Employee Rights

Oral Answers to Questions — Employment – in the House of Commons at 12:00 am on 29th November 1994.

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Photo of Andrew MacKinlay Andrew MacKinlay , Thurrock 12:00 am, 29th November 1994

To ask the Secretary of State for Employment what measures he proposes to improve the rights of employees at work and protection against unfair or arbitrary dismissal.

Photo of Ann Widdecombe Ann Widdecombe , Maidstone

The Government recently introduced a number of extended and enhanced rights for employees in the Trade Union Reform and Employment Rights Act 1993. It is now automatically unfair for an employer to dismiss an employee for taking certain specified types of action on health and safety grounds, for seeking in good faith to assert a statutory employment right or for reasons connected with pregnancy or childbirth.

Photo of Andrew MacKinlay Andrew MacKinlay , Thurrock

What advice would the Minister give a constituent who came to her surgery and who showed prima facie evidence of unfair and arbitrary dismissal but who had been employed for less than two years? What remedy to that wrong would she suggest to her constituent?

Photo of Ann Widdecombe Ann Widdecombe , Maidstone

Certain automatic rights are available to all employees, regardless of hours worked. It is important that a balance is struck between undue burdens on employers and the protection of employees. The two-years' policy strikes the right balance.

Photo of John Butterfill John Butterfill , Bournemouth West

Many people, particularly hoteliers in my constituency, think that rights are already loaded against them and that industrial tribunals' decisions prevent them from operating efficiently. If the social chapter were introduced in this country, would not many jobs be destroyed and our unemployment level be the same as that in Spain and France?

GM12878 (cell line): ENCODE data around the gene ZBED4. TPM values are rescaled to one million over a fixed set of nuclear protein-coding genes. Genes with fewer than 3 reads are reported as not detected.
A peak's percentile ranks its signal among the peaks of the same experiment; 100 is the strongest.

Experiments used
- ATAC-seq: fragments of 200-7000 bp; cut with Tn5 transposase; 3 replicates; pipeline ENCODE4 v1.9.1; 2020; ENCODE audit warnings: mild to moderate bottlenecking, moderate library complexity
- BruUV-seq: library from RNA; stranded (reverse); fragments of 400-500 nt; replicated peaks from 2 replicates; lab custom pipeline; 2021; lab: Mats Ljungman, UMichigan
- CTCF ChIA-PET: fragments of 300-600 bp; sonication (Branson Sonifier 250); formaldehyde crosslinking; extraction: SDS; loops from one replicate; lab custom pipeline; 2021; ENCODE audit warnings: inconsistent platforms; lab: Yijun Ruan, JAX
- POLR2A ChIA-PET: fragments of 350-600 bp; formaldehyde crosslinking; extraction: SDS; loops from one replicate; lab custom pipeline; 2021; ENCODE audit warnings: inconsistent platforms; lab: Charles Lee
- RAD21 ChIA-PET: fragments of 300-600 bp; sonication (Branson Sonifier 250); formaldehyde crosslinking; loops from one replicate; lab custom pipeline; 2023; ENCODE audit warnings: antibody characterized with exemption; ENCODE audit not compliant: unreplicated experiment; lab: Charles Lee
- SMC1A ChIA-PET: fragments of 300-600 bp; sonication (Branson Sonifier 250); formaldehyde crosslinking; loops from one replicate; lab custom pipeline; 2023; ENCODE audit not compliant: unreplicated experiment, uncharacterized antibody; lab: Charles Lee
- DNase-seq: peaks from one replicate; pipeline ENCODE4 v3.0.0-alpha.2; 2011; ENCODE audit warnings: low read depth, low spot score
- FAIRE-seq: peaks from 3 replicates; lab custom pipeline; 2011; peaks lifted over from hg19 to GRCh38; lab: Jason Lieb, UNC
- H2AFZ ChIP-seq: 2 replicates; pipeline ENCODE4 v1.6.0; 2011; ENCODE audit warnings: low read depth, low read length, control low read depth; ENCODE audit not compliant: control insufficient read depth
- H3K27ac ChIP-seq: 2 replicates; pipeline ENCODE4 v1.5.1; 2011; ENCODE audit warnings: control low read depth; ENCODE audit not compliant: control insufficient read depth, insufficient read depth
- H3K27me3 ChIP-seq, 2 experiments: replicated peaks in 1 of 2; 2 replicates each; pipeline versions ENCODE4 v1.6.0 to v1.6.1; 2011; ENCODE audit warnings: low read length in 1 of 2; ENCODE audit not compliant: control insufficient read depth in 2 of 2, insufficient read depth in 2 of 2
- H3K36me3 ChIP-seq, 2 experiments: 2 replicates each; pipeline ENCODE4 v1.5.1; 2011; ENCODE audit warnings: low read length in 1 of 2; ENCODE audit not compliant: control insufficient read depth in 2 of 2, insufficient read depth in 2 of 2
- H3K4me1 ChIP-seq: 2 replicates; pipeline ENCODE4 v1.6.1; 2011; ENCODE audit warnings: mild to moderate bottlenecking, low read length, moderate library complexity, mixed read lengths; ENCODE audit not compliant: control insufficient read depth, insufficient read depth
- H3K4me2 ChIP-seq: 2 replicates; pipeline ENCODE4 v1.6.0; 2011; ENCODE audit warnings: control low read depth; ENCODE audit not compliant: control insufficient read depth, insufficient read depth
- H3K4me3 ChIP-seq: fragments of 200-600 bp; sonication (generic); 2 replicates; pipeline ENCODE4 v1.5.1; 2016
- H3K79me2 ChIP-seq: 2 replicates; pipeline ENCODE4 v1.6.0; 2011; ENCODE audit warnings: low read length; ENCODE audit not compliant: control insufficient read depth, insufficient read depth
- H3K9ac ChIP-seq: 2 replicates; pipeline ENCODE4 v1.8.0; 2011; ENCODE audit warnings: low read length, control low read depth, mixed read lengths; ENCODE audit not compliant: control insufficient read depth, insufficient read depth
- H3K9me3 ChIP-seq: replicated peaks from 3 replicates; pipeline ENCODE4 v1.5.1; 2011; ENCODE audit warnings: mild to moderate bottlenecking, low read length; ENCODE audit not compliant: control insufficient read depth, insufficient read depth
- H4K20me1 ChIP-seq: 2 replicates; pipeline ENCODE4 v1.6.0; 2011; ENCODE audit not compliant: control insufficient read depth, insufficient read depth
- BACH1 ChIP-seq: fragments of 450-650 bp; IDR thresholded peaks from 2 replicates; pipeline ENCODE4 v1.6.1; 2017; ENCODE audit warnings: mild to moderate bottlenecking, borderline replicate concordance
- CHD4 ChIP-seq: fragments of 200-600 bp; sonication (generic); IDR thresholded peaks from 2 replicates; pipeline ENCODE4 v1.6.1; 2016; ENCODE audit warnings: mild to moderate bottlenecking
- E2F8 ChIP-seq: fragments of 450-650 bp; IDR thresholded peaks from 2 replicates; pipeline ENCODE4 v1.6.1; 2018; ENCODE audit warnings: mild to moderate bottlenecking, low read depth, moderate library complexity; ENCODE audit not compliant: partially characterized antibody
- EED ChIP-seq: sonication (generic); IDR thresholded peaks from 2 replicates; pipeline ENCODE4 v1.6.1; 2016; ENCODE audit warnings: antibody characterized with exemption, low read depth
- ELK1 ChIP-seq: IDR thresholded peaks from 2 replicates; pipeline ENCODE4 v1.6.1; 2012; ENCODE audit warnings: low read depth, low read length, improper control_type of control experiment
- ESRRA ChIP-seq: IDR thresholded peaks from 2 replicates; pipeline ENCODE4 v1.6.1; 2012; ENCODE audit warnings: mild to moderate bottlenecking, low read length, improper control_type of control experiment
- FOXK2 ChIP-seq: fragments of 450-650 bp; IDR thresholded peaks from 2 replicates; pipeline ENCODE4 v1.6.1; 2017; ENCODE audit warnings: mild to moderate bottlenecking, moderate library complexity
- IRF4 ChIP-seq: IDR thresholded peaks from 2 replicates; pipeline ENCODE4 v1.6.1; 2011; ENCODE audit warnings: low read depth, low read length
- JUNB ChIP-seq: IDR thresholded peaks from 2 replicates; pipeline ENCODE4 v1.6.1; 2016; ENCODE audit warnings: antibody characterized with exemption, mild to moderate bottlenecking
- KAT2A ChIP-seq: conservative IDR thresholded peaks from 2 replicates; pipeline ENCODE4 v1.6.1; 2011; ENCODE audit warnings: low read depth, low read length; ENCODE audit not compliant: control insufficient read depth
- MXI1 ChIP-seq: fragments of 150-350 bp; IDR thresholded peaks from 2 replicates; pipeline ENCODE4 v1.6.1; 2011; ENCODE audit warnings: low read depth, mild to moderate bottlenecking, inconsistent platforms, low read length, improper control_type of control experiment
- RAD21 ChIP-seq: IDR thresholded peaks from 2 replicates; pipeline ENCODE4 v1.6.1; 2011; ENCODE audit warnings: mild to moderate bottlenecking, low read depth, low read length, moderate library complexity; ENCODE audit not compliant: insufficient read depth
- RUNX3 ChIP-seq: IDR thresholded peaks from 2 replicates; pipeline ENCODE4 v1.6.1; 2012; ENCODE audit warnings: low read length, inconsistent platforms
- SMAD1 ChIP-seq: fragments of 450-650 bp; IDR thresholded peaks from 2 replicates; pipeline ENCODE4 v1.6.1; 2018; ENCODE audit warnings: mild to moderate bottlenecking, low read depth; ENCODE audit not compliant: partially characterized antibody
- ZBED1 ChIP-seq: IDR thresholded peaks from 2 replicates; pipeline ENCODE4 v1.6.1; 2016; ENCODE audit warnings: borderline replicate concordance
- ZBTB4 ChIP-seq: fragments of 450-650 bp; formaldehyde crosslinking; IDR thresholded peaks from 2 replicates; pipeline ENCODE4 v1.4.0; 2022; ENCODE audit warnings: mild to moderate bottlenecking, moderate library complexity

Photo of Ann Widdecombe Ann Widdecombe , Maidstone

I agree with my hon. Friend's latter point. To maintain that balance and to ensure that we do not overload employers with unreasonable requirements, we have strongly resisted paternity leave, the part-time work directive and other measures that militate against employers employing and that destroy jobs. The most important protection that a worker can have is to be able to get a job; the Opposition would ensure that he would not have it.

Photo of Angela Eagle Angela Eagle , Wallasey

Almost nine months ago, the Government lost a case before the European Court and were told to equalise the rights of part-time and full-time workers. Since then, we have heard nothing but a deathly silence from them. When will they bring part-time workers' rights into line with those now enjoyed by full-time workers?

Photo of Ann Widdecombe Ann Widdecombe , Maidstone

The hon. Lady confuses the European Court with the House of Lords, which I should not have thought was easy to do. The Government will announce their conclusions in due course.